Is it going to be Argo City blown away from Krypton as a whole? It wouldn’t explain the time lapse between Kara’s last memories and time passing … unless she was put in suspended animation prior to the planet’s destruction.
But the origin being told over the ‘course of the series’? Does that mean 20 issues? 50? 80? I hope substantive means ‘most’ of the origin.
Nrama: The villain who got the red crystal is someone that resembles Lex Luthor. But future solicitations indicate there's a "new villain" she meets. Is the "new" villain actually someone we would recognize? Maybe a revamp?
Johnson: The villain in issue #3, he's brand new. Oops, I just revealed he's a "he." Well, you'll find out on Wednesday. But he's brand new, and he's a little bit like our Luthor, except we like to think of this villain as more of a 21st Century Luthor.
And then issue #5 is another new villain. I think there may be some confusion because an early solicitation had her named "Maxima." But this is a new character that we had thought about naming Maxima because we loved the name, even though that character had perished in the previous universe. But we're not using the name Maxima anymore. I don't want to say what she's called now. We'll leave that a secret for now. But this character is new and plays a very integral role in the secrets of how Kara got to Earth.
That must mean Maxima is being used elsewhere.
And I still think this plays into Argo City. Did she discover an empty Argo City, its citizens in cryosleep, and fire off/kill off the citizens. Did Zor-El rocket Kara away before ‘Maxima’ could kill her?
More on the Luthor-like villain, Simon Tycho, in my review tomorrow.
Nrama: It sounds like you're infusing this with a lot of new villains, yet you had talked in earlier conversations with me about a supporting cast. Is that something we're going to see soon? Or is that something that will come later, after she deals with discovering the secrets of her launch from Krypton?
Johnson: We'll definitely build out a supporting cast. We want her to have a love interest. We want her to have friends on Earth. That's going to come over the first year of the book. But right now, up through issue #7, we're really focused on the craziness of her arrival and trying to figure out why and how she got here.
The supporting cast starts to fill out in an interesting way when we reintroduce Silver Banshee in a really cool way that I don't think anybody's going to be expecting. And Banshee, while we're not forgetting the fact that she is an archenemy of Kara, we're going to see her also play a new role in Kara's life.
Again, this is all reassuring to me. This makes me want to read this book much more than the initial pitch of the book did. It is simply contrary to how the book is being marketed. Supergirl will have a love interest and friends … but she has no affection for humanity?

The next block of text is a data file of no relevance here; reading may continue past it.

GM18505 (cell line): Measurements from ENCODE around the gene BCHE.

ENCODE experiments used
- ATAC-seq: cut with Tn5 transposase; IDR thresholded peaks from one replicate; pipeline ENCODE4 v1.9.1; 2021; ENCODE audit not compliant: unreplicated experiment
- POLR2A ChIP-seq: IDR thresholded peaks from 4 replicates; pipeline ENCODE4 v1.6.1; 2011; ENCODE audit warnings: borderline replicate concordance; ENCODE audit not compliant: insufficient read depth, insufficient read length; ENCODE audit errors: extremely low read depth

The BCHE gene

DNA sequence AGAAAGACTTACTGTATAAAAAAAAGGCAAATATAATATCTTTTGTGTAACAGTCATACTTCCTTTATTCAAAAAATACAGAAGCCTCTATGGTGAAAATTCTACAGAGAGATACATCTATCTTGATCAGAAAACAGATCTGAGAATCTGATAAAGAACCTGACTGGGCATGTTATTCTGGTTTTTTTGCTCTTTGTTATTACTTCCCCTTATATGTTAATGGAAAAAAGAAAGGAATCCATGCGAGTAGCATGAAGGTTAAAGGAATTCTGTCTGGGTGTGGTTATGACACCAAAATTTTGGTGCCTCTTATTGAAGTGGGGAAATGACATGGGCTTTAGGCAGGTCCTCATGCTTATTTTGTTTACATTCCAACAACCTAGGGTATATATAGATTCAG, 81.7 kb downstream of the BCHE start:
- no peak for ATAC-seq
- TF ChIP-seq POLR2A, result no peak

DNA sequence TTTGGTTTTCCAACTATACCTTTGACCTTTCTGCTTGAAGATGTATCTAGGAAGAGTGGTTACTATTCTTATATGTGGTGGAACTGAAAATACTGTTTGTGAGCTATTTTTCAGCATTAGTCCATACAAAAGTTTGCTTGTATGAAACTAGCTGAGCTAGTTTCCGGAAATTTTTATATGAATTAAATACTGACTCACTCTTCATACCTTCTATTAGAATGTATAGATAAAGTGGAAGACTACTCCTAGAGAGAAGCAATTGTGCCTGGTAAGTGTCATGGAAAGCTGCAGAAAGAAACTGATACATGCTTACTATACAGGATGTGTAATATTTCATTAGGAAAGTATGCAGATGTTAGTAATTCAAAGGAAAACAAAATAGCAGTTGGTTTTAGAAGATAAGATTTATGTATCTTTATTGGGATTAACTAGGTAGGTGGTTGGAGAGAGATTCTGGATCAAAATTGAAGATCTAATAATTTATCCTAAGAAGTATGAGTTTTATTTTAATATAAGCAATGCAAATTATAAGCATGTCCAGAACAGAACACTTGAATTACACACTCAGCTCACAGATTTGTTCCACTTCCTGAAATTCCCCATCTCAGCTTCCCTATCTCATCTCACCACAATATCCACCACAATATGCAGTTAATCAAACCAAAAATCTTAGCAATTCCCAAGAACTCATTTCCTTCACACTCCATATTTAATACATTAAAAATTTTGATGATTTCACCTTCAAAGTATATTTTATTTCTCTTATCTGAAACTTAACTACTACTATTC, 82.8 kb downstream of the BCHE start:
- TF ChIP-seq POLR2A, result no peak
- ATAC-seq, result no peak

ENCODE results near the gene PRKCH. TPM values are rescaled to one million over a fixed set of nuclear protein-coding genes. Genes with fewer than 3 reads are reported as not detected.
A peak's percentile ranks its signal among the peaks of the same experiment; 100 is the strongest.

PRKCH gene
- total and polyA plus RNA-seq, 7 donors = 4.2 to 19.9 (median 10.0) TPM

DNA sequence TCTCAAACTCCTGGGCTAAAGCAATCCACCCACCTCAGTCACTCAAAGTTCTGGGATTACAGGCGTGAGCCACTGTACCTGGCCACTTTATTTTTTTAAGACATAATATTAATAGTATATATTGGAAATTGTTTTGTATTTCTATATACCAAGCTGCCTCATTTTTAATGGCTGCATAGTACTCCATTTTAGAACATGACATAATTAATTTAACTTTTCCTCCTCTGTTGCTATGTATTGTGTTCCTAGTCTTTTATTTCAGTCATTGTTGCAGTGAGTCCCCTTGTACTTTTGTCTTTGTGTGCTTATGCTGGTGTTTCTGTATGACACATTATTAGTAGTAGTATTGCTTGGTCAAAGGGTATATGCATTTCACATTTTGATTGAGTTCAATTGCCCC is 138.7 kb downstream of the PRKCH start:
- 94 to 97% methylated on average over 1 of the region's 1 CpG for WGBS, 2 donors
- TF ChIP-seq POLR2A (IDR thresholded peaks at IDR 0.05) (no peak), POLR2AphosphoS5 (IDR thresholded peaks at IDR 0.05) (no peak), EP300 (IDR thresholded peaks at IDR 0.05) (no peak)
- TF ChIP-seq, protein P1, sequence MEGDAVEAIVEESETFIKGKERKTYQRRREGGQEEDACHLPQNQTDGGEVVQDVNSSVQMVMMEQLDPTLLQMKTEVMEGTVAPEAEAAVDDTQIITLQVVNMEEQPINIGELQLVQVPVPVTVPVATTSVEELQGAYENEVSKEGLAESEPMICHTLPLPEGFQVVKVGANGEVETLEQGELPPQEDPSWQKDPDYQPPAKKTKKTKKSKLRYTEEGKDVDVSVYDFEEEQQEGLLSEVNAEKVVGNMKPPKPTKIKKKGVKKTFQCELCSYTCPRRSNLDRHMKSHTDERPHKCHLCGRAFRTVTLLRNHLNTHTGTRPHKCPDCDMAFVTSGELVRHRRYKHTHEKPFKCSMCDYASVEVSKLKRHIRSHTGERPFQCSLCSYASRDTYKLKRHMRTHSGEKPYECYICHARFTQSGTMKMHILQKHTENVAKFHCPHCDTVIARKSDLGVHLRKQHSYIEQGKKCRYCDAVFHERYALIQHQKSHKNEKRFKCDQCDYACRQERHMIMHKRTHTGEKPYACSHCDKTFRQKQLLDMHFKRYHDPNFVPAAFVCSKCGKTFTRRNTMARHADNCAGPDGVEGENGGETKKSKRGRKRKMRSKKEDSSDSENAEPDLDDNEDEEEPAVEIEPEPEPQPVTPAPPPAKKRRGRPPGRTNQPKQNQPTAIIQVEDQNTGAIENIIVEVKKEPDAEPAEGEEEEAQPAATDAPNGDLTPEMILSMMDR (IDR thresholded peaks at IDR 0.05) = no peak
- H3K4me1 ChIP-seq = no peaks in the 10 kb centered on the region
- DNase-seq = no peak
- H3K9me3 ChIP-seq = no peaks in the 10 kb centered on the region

But again, this sounds much more like ‘Supergirl’ and that makes me optimistic. So why is the publicity pushing the 'unfeeling alien' angle so much?
And I am glad that Silver Banshee is going to remain a Supergirl rogue. Sterling Gates did such a good job linking the two. I am glad that idea is being carried over.
Nrama: You mentioned Mahmud, and he's really done some remarkable work on this book.
Johnson: I know! We're so spoiled. Mahmud has been a real champ at maintaining the level of quality book. It's been a wild start to the New 52, and we really hit the ground running, and he's been amazing. We've had great collaborators too, like Dan Green inking him at the start, and then Bill Reinhold is inking issue #3. And it just looks fantastic. So we've been so lucky with our collaborators.
We've also had great communication with Mahmud, even though he lives in Turkey. Our Turkish is horrible, so we have to rely on how good his English is. Of course, it's not vital that writers and artists speak the same language. But it definitely helps, because the more communication you have with your artist the better. We can explain scenes, and he can throw in ideas about the way the story is told. It's part of the fun of making comics, is the collaboration. And he's just so good at telling a story like this, that is so emotional. He's able to sell those little moments for Kara at the same time her world is exploding.
He's very good at drawing her age, too. That can't be understated. It's not easy to really distinguish between characters beyond just hairstyles and costumes. To draw different ages really well is really important, especially in this book. And Mahmud just nailed it.
Asrar’s work is just fantastic. While I still have some problems with the costume, there is no denying that art on the book is just solid.
So this was a very good interview, dropping hints about the future of the character and the tone of the book. And it definitely sounds like Supergirl won’t be the bitter loner I worried she might be. I do worry about the pace of the book when I hear the origin will be revealed over the course of the book after having two very decompressed issues. But overall, I feel better about the direction Green and Johnson are taking this Supergirl.